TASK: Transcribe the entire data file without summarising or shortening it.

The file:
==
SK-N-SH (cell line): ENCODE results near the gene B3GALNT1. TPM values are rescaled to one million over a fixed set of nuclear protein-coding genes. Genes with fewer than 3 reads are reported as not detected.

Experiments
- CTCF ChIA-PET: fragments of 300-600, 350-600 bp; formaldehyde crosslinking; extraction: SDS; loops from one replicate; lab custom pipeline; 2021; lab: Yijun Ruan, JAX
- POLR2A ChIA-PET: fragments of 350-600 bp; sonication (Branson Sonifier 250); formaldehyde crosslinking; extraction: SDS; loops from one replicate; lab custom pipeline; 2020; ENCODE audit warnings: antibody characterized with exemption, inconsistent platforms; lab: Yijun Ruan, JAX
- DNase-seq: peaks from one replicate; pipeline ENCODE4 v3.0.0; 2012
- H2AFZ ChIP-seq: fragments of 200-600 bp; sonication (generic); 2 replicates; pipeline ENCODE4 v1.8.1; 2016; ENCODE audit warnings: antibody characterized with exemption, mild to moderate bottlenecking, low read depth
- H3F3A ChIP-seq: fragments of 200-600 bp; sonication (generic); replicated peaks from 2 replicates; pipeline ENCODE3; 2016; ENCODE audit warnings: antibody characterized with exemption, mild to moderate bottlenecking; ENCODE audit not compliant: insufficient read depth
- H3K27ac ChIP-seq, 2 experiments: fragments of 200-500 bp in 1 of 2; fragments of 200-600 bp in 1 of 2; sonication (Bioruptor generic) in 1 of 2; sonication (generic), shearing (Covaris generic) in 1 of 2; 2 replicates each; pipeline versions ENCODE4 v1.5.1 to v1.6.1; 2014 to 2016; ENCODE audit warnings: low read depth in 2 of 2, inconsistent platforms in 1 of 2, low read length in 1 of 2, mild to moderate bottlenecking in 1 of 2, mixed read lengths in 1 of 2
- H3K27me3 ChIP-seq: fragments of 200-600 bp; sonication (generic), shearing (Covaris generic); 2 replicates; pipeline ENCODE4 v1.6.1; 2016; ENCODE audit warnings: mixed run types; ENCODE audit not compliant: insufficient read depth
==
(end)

SK-N-SH (cell line): ENCODE results near the gene B3GALNT1. TPM values are rescaled to one million over a fixed set of nuclear protein-coding genes. Genes with fewer than 3 reads are reported as not detected.

Experiments
- CTCF ChIA-PET: fragments of 300-600, 350-600 bp; formaldehyde crosslinking; extraction: SDS; loops from one replicate; lab custom pipeline; 2021; lab: Yijun Ruan, JAX
- POLR2A ChIA-PET: fragments of 350-600 bp; sonication (Branson Sonifier 250); formaldehyde crosslinking; extraction: SDS; loops from one replicate; lab custom pipeline; 2020; ENCODE audit warnings: antibody characterized with exemption, inconsistent platforms; lab: Yijun Ruan, JAX
- DNase-seq: peaks from one replicate; pipeline ENCODE4 v3.0.0; 2012
- H2AFZ ChIP-seq: fragments of 200-600 bp; sonication (generic); 2 replicates; pipeline ENCODE4 v1.8.1; 2016; ENCODE audit warnings: antibody characterized with exemption, mild to moderate bottlenecking, low read depth
- H3F3A ChIP-seq: fragments of 200-600 bp; sonication (generic); replicated peaks from 2 replicates; pipeline ENCODE3; 2016; ENCODE audit warnings: antibody characterized with exemption, mild to moderate bottlenecking; ENCODE audit not compliant: insufficient read depth
- H3K27ac ChIP-seq, 2 experiments: fragments of 200-500 bp in 1 of 2; fragments of 200-600 bp in 1 of 2; sonication (Bioruptor generic) in 1 of 2; sonication (generic), shearing (Covaris generic) in 1 of 2; 2 replicates each; pipeline versions ENCODE4 v1.5.1 to v1.6.1; 2014 to 2016; ENCODE audit warnings: low read depth in 2 of 2, inconsistent platforms in 1 of 2, low read length in 1 of 2, mild to moderate bottlenecking in 1 of 2, mixed read lengths in 1 of 2
- H3K27me3 ChIP-seq: fragments of 200-600 bp; sonication (generic), shearing (Covaris generic); 2 replicates; pipeline ENCODE4 v1.6.1; 2016; ENCODE audit warnings: mixed run types; ENCODE audit not compliant: insufficient read depth